About Human Trafficking

About Human Trafficking

At Stop Traffick Fashion, one of our biggest goals is to help you find out more about human trafficking. To do that, we’ve put together this master page with all the key information. It’s a great resource to bookmark and share with friends. (For more must have information from Stop Traffick Fashion, check out our What Is Ethical Fashion? page.)

(We’d love you’re feedback—please email us!)


“Captives Set Free” by Collin Rowland

“Human Trafficking is a crime against humanity. It involves an act of recruiting, transporting, transferring, harboring, or receiving a person through a use of force, coercion, or other means, for the purpose of exploiting them,” according to the United Nations Office on Drugs and Crime (UNODC)

Human trafficking is the fastest growing form of international crime and the second largest source of income for organized crime, surpassing even the drug trade. Today an estimated 27 million men, women, and children are held as slaves. Each year, more than 2 million children are exploited in the global commercial sex trade. According to the Trafficking Victims Protection Act (TVPA), all commercial sex with minors is human trafficking, regardless of whether force, fraud, or coercion are evident. Although the name suggests it, human trafficking doesn’t necessarily involve transporting victims. People can be trafficked on the same street they grew up on.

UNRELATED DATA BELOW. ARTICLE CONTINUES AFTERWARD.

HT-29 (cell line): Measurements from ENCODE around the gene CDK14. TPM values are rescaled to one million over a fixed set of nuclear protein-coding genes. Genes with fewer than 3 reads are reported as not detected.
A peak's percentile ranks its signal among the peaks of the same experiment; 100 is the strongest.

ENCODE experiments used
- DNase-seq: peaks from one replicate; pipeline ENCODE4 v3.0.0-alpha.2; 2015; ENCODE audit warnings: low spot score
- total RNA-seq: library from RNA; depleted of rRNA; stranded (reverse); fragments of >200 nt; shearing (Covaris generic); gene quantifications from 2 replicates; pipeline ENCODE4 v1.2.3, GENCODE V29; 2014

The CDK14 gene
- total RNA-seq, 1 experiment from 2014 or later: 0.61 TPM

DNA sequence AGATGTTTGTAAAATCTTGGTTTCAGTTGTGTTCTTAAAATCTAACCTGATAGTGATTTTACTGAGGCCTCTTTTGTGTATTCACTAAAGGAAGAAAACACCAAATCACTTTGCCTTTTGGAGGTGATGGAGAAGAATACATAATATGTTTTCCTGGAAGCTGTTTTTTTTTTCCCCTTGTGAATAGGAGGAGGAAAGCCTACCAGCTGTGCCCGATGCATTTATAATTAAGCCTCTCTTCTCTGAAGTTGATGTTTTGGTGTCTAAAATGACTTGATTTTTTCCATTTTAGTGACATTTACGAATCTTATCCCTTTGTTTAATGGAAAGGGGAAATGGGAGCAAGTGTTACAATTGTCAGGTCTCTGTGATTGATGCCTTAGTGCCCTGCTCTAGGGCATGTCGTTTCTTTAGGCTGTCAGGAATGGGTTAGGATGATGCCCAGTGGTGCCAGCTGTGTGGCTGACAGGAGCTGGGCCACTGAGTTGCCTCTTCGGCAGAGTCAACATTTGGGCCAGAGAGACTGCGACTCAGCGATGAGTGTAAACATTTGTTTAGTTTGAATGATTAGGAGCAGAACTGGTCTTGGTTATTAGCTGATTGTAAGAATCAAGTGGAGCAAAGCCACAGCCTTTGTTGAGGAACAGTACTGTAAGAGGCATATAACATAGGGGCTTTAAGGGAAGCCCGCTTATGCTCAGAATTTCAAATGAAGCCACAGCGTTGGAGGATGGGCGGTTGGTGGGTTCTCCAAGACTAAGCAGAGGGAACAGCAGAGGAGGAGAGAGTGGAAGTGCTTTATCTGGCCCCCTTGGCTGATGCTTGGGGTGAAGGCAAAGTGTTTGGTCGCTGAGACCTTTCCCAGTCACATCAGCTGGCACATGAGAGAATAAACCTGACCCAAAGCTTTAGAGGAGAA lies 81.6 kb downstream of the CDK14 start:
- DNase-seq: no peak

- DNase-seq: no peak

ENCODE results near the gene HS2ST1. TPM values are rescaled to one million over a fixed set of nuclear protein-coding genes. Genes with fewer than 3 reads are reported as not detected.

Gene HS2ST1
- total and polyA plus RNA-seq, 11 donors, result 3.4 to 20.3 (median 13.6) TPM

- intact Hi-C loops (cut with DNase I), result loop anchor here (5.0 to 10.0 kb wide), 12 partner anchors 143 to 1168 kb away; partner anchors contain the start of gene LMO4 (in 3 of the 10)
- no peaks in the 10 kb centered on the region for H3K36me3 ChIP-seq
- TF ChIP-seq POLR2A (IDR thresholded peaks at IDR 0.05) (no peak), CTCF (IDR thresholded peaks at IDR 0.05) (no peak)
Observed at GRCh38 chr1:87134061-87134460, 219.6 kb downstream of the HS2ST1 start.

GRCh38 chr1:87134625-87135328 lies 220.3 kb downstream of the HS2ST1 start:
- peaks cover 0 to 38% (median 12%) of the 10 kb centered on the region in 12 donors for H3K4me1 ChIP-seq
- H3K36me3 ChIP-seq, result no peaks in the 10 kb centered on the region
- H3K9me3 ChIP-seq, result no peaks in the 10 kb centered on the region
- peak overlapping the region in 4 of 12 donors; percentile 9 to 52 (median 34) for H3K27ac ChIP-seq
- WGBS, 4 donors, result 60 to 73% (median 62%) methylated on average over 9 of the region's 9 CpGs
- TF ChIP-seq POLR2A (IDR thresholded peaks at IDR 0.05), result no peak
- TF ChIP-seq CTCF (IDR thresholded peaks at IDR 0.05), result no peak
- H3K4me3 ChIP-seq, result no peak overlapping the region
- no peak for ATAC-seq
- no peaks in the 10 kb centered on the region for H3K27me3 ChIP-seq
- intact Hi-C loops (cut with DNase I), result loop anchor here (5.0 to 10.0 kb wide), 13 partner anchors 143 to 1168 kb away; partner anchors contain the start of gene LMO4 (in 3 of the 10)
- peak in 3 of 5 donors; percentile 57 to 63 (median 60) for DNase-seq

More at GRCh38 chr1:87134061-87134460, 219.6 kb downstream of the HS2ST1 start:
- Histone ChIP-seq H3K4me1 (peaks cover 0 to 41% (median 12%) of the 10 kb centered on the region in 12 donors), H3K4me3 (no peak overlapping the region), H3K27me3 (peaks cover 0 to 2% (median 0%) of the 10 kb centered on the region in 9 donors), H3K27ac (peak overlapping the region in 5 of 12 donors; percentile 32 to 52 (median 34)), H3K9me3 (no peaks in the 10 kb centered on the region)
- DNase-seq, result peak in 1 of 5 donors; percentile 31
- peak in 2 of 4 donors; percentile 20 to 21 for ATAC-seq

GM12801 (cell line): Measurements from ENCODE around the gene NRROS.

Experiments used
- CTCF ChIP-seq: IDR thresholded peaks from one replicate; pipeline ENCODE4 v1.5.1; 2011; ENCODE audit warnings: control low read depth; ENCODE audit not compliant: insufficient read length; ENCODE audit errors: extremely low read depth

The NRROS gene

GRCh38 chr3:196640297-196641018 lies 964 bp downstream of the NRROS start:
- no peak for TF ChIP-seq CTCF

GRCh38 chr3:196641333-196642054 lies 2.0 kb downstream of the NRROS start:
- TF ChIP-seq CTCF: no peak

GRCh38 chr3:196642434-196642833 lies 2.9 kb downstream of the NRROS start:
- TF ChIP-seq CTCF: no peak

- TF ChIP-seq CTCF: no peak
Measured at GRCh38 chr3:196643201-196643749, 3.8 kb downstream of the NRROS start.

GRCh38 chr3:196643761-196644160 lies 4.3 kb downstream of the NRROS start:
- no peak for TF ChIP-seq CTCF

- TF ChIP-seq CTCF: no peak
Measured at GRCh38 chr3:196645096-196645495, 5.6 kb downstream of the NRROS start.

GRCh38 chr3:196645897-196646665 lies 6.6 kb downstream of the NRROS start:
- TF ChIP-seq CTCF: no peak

Human trafficking, also known as modern-day slavery, is driven by coercion and exploitation. Physical force and violence often are part of the crime, but sometimes the oppression comes through psychological or emotional manipulation, insurmountable debt, immigration or other legal threats, or blackmail.

According the U.S. Department of State’s Trafficking in Persons report, trafficking has eight major forms:

  • forced labor
    sex trafficking
    bonded labor
    debt bondage among migrant laborers
    involuntary domestic servitude
    forced child labor
    child soldiers
    child sex trafficking

Greed and money drive slavery. Human trafficking thrives because the risks for traffickers are low and the profits are high. According to the U.N., the total market value of human trafficking is over $32 billion. In 2007, slave traders made more money than Google, Nike and Starbucks combined. While more and more traffickers are being prosecuted each year, conviction rates and sentences still aren’t high enough to deter criminals. Some countries and states still don’t have effective laws to convict traffickers.

Human trafficking robs victims of choice and freedom. It takes advantage of vulnerability and leaves a lasting impact on its victims. For survivors the physical, mental, emotional, and financial scars follow them the rest of their lives. It’s a dehumanizing crime that occurs under the surface of everyday life. But it’s also a crime that can be stopped with everyday abolitionists learn what to be aware of and commit to using their abilities and interest to eradicate modern day slavery.